Computing

Keeping women out of Computer Science

Whilst browsing idly through my Twitter feed the other day, I came across the following re-tweet:

I almost mindlessly re-tweeted it myself, but then I stopped to think. By singling out “being female” as the reason for some unspecified poor treatment, it would imply that the people dishing out this treatment are men. This is a fairly huge accusation – are men really on some kind of weird power trip to try to sabotage women in Computing, or is this all a big misinterpretation? Perhaps the reason girls are not at all keen on studying Computing is because men are deliberately shutting them out? This seemed ridiculous, so I wanted to investigate further.

What’s the problem?
I’m sure many of us ladies have experienced a “tennis ball meeting” – the same thing has even happened to Dame Wendy Hall (via @loobey41)! It is best summed up by this short clip of the ‘Fast Show’, where a woman says something, the men totally ignore her, and then shortly afterwards they pass off her ideas as their own to much praise and acclaim from the other men. I’ve never been a fan of feminism (I’m more a fan of “whoever-does-it-the-best-ism”), but I have to admit that on those occasions it is very tempting to rationalise this behaviour to yourself as “they’re treating me like that because I’m female”.

Why are girls so put off?
How many little girls do you know who aspire to be a Computer Scientist when they grow up? Surely there must be thousands of girls drooling over a poster of Dennis Ritchie on their bedroom wall and wishing to grow up faster so they can show the world how intelligent and logical they are at implementing well designed software solutions. Not.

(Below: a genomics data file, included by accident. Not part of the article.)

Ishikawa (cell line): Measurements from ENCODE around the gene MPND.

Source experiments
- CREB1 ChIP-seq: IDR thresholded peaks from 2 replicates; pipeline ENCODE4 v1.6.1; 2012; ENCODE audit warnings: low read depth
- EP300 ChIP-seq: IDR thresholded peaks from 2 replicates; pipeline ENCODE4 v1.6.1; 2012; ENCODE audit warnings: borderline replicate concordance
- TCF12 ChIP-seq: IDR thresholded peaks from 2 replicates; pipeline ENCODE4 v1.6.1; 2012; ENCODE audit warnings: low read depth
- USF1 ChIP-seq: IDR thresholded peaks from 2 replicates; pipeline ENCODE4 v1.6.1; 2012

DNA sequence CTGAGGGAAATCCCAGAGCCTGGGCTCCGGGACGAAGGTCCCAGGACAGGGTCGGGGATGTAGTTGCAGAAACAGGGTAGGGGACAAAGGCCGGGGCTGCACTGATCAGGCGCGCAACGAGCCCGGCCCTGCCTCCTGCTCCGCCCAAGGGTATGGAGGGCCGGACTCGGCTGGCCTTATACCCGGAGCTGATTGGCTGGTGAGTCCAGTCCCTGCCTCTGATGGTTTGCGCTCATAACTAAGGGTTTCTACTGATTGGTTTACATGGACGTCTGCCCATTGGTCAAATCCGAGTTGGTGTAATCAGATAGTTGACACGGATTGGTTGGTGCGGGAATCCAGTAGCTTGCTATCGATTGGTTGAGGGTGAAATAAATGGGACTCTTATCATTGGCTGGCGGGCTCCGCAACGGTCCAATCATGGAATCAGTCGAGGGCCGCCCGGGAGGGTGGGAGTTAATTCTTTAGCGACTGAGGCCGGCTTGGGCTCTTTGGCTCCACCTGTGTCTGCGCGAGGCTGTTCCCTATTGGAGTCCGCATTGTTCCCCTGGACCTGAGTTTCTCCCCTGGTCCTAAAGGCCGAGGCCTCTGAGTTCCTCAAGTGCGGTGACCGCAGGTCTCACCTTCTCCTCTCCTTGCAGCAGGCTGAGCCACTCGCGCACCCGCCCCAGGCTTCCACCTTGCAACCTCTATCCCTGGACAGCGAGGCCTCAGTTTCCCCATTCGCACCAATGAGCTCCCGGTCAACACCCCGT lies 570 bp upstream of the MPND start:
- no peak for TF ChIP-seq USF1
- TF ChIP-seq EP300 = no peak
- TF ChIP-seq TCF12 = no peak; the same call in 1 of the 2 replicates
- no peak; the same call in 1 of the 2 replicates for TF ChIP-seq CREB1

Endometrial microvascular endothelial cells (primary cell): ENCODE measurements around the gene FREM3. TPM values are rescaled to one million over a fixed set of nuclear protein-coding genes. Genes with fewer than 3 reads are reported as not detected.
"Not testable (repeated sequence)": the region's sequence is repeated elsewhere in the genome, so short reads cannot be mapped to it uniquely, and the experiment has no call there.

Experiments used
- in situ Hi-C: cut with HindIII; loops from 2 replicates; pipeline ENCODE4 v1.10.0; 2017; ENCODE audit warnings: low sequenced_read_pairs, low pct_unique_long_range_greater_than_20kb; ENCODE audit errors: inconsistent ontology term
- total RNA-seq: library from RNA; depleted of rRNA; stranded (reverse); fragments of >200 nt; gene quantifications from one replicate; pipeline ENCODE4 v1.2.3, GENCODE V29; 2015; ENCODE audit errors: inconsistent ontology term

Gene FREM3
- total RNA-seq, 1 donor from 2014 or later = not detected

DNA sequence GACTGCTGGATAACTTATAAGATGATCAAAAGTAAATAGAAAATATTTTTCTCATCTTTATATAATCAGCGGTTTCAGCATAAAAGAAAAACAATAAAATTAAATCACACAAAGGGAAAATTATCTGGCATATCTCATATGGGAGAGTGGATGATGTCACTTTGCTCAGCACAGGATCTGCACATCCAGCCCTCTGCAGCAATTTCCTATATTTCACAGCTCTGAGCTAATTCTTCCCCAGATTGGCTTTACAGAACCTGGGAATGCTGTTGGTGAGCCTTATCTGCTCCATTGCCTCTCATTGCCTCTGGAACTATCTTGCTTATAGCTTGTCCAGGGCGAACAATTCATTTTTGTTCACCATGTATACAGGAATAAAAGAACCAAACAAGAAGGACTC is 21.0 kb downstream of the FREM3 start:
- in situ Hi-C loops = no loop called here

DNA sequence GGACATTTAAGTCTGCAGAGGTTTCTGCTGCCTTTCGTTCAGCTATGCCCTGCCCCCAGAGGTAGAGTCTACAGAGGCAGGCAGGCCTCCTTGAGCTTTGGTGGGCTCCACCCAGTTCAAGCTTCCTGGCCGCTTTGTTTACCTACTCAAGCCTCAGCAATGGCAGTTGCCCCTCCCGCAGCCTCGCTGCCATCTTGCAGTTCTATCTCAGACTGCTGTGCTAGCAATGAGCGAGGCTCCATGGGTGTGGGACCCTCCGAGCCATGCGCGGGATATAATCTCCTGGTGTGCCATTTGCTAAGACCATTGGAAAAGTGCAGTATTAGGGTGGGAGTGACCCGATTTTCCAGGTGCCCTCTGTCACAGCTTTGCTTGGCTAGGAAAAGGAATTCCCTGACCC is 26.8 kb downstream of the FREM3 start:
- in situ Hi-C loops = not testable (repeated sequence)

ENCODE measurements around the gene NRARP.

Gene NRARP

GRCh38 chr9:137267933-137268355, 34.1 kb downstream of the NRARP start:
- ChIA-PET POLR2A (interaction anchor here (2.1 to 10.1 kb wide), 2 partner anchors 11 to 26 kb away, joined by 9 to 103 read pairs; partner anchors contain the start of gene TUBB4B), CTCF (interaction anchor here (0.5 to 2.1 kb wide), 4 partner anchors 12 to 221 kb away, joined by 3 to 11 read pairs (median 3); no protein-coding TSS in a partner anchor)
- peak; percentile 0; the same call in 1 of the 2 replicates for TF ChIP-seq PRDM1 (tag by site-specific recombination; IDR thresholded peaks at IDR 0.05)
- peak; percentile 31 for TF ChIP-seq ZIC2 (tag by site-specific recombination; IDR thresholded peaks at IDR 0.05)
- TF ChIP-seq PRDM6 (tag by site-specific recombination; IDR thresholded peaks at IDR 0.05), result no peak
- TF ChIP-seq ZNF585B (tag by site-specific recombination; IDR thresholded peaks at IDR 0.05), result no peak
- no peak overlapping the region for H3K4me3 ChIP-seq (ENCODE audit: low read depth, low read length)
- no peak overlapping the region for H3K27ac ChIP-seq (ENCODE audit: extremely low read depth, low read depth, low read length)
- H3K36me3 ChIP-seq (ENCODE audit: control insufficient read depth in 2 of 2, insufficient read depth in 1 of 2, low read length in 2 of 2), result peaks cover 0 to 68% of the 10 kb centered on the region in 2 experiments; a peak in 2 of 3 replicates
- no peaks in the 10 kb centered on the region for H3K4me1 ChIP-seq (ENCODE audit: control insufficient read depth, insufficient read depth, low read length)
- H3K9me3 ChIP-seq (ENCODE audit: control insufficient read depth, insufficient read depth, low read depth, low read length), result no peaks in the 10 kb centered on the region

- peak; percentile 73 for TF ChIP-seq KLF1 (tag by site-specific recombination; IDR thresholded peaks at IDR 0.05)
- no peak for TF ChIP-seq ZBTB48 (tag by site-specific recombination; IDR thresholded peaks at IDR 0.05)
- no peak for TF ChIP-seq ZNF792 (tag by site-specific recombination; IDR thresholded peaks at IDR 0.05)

Whether they realise it or not, girls by and large inherently conform to society’s expectations and their own genetic programming – attract a mate and look after children. I can feel some people about to scream “but I’m a modern woman, I don’t think like that, I have a successful career!” – I thought that too. Then I realised the first sentence I wrote in this section about girls drooling over men on posters was a prime example of me unconsciously perpetuating the stereotyping we’ve been subjected to since we were born. Dayumn, this stuff is pervasive.

You may choose to interpret the tennis ball story as the intelligent capable woman being seen by the men as a threat which must be contained. Even if you disagree, I’ll bet that if I asked you to describe the woman, ‘desirable’ would be fairly low down on your list. So why would any girl wish to study a “traditionally male” subject where achievement and intelligence is perceived as a threat, and she is actually decreasing her desirability amongst her peers? For a teenage girl – yes even the shy geeky ones – being singled out as obviously ‘different’, and not in an attractive way, is a Very Bad Thing.

Look even more closely and you will see more subtle barriers for girls – I remember buying my first “Sega Zone” magazine (aged 9) because it had a Sonic the Hedgehog guide – only to find it also contained various photographs of semi-naked ladies and assorted lad jokes. I was only 9 but I got the message loud and clear – this stuff isn’t for you. Would a tech company stand at a trade show be more effective if it boasted multiple female CS professors endorsing their product, or some scantily clad clueless booth babes? I think you know the answer. May as well put up signs saying ‘intelligent girls, keep out’.